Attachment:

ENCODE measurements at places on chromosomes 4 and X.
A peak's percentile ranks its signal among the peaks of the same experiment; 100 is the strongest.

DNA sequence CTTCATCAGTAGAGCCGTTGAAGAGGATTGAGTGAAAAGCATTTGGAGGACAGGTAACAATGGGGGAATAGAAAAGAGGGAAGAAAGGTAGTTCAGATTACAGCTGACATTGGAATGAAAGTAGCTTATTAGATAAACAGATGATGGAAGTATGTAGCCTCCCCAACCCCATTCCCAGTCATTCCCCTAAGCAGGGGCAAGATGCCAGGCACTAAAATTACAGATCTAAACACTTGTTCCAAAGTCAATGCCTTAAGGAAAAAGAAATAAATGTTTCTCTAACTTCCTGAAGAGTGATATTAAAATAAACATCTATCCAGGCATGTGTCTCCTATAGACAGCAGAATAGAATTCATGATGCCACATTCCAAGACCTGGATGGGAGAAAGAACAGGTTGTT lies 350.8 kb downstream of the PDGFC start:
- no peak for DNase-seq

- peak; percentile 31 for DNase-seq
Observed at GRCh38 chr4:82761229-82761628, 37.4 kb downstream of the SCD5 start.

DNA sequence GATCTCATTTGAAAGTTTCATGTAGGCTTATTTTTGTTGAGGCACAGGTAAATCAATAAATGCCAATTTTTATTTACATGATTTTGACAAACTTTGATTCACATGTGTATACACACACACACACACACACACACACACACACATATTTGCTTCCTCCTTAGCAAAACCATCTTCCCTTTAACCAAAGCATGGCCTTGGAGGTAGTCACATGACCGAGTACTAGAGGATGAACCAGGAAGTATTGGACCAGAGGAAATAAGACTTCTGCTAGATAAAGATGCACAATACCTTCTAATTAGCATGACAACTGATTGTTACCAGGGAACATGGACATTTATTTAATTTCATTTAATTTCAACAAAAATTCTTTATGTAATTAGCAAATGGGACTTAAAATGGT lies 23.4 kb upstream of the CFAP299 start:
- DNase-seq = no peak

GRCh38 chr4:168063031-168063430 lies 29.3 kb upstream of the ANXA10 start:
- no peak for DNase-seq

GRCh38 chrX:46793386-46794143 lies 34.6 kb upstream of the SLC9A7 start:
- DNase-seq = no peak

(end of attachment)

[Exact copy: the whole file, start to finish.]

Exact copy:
ENCODE measurements at places on chromosomes 4 and X.
A peak's percentile ranks its signal among the peaks of the same experiment; 100 is the strongest.

DNA sequence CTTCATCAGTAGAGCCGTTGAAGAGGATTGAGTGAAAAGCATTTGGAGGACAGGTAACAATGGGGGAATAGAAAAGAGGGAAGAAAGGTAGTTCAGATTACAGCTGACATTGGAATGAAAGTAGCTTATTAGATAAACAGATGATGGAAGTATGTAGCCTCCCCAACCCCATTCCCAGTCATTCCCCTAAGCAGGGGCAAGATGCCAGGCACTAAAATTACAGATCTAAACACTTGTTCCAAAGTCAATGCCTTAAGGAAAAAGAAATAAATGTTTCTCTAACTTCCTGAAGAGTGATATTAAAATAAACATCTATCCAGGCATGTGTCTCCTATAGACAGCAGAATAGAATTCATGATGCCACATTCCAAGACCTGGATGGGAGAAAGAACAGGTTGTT lies 350.8 kb downstream of the PDGFC start:
- no peak for DNase-seq

- peak; percentile 31 for DNase-seq
Observed at GRCh38 chr4:82761229-82761628, 37.4 kb downstream of the SCD5 start.

DNA sequence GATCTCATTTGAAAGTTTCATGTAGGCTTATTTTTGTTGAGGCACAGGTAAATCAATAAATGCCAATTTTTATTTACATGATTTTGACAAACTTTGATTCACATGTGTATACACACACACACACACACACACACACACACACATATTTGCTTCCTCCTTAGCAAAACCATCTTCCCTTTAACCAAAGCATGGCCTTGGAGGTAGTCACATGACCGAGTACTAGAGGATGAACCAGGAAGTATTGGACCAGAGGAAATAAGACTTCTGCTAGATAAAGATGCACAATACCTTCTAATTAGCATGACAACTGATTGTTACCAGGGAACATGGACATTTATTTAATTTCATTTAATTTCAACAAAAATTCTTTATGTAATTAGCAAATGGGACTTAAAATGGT lies 23.4 kb upstream of the CFAP299 start:
- DNase-seq = no peak

GRCh38 chr4:168063031-168063430 lies 29.3 kb upstream of the ANXA10 start:
- no peak for DNase-seq

GRCh38 chrX:46793386-46794143 lies 34.6 kb upstream of the SLC9A7 start:
- DNase-seq = no peak